India has supported the resolution sponsored by Australia and the European Union that is seen to target China and WHO chief Tedros Adhanom Ghebreyesus.
The European Union-drafted resolution to seek a probe into the origin of the coronavirus disease that has killed over 300,000 people and the WHO’s response has gained the support of over 100 countries including India, according to documents filed ahead of the World Health Organisation’s (WHO) biggest annual event on Monday.
The World Health Assembly, the WHO’s key policy making body, is meeting Monday afternoon, 3.30 pm IST. This is the first time that the meeting is being held via video conference. The conference will be wrapped up in two days for now and resume once the world gets a grip on the virus that has infected millions of people.
The resolution seeks a probe into the source of the virus, now called Sars-CoV-2, and the route of its introduction to the human population. Coronavirus, the disease that the pathogen causes, was first detected in China’s Wuhan city.
But Beijing, which has been accused of trying to conceal the disease in the early days of its detection last year, occasionally insists that it could have originated elsewhere. More than one Chinese foreign ministry official has pointed to United States.
Australia, who had played a lead role in building support for the resolution that targets China, has welcomed the growing support for the probe, according to news agency Reuters. Australian Foreign Minister Marise Payne said the resolution is “an important part of the conversation we started”.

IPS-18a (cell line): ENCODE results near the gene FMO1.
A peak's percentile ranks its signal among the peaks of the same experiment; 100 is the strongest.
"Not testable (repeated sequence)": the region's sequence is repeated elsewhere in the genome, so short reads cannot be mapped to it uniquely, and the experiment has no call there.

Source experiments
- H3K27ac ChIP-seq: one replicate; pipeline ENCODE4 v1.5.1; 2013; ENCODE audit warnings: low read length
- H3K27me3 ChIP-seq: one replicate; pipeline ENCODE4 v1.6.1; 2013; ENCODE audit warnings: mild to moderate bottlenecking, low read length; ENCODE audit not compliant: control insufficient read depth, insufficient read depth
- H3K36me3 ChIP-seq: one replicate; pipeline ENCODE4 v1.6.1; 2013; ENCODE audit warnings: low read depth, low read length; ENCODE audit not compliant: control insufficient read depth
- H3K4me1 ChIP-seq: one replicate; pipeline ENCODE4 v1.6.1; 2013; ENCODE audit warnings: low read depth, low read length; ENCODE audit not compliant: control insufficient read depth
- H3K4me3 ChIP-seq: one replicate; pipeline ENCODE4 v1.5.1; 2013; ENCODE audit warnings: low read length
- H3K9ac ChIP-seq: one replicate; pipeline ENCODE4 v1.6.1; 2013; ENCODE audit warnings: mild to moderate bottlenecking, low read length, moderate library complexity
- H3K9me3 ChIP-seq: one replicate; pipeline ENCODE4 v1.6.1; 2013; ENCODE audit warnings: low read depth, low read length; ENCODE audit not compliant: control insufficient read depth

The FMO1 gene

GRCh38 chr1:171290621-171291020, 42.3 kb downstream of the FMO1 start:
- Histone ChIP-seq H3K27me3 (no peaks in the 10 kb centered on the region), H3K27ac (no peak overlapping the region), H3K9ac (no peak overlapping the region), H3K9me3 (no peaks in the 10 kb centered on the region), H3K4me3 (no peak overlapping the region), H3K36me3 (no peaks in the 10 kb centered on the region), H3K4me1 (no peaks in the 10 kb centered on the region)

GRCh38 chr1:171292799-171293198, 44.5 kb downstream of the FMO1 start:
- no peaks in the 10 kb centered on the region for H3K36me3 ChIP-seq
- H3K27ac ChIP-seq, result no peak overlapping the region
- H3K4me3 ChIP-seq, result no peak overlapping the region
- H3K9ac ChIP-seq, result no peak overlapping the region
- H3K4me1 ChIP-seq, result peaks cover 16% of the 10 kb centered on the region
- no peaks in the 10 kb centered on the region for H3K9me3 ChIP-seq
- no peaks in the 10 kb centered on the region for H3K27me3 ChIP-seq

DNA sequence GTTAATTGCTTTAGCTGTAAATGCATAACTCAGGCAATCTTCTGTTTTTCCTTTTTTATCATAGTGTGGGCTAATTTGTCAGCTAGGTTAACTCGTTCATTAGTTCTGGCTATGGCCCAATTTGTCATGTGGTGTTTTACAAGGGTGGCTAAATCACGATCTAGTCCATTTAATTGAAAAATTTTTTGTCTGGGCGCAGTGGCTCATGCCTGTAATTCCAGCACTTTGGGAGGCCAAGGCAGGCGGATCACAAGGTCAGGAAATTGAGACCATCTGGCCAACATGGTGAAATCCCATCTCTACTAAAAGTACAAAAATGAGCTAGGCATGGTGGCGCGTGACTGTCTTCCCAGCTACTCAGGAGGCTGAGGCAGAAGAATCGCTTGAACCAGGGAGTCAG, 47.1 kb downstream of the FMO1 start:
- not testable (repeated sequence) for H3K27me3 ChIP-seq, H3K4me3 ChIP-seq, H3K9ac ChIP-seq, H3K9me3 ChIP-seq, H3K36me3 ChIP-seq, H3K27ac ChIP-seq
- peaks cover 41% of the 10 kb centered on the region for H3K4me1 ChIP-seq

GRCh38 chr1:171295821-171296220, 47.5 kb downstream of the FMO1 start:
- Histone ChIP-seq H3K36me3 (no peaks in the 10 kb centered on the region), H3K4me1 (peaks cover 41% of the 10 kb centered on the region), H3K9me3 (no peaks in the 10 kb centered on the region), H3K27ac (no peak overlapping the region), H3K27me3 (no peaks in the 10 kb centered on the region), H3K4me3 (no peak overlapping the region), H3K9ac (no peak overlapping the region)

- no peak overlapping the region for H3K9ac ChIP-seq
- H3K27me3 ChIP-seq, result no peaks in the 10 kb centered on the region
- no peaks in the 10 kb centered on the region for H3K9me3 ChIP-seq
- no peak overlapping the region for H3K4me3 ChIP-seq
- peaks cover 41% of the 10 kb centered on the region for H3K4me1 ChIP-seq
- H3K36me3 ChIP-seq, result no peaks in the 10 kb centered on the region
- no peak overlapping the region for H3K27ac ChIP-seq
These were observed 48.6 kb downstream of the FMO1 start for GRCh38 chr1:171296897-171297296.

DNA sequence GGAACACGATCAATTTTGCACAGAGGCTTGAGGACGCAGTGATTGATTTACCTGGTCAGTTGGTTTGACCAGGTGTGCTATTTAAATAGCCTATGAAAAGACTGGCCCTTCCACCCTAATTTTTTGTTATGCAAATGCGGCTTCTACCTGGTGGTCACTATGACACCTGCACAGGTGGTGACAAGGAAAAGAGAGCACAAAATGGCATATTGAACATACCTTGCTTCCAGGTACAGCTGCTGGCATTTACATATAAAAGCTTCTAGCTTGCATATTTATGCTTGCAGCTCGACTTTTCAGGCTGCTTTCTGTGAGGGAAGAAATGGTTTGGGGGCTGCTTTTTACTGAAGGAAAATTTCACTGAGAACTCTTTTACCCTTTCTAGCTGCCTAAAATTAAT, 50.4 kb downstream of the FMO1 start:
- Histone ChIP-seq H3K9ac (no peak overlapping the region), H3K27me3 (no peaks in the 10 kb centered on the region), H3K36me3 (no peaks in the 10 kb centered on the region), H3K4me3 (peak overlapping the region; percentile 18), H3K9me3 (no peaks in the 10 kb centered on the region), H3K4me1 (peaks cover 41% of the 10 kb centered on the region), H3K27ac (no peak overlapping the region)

Australia has also borne the brunt of Beijing’s anger for this role. Chinese authorities have threatened to impose heavy duties on barley imports and already suspended beef imports from four Australian suppliers.
Chinese foreign ministry has denied that the decision was linked to Australia’s push for the Covid origin inquiry that it has described as “highly irresponsible” and could “disrupt international cooperation in fighting the pandemic”.
Australia, backed by the United States, however, stayed the course and kept up its efforts.
An updated document on the WHO’s website indicates that support for the resolution has been growing.
Saudi Arabia, Qatar and the 54-nation Africa Group have also signed off on the resolution – now supported by 123 members – that not only puts China’s role but also that of the WHO leadership under scrutiny. In particular, WHO director general Tedros Adhanom Ghebreyesus.
The draft resolution asks the WHO chief to start an “impartial, independent and comprehensive evaluation” to review experience gained and lessons learned from the WHO-coordinated international health response including an evaluation of the effectiveness of the mechanisms at WHO’s disposal.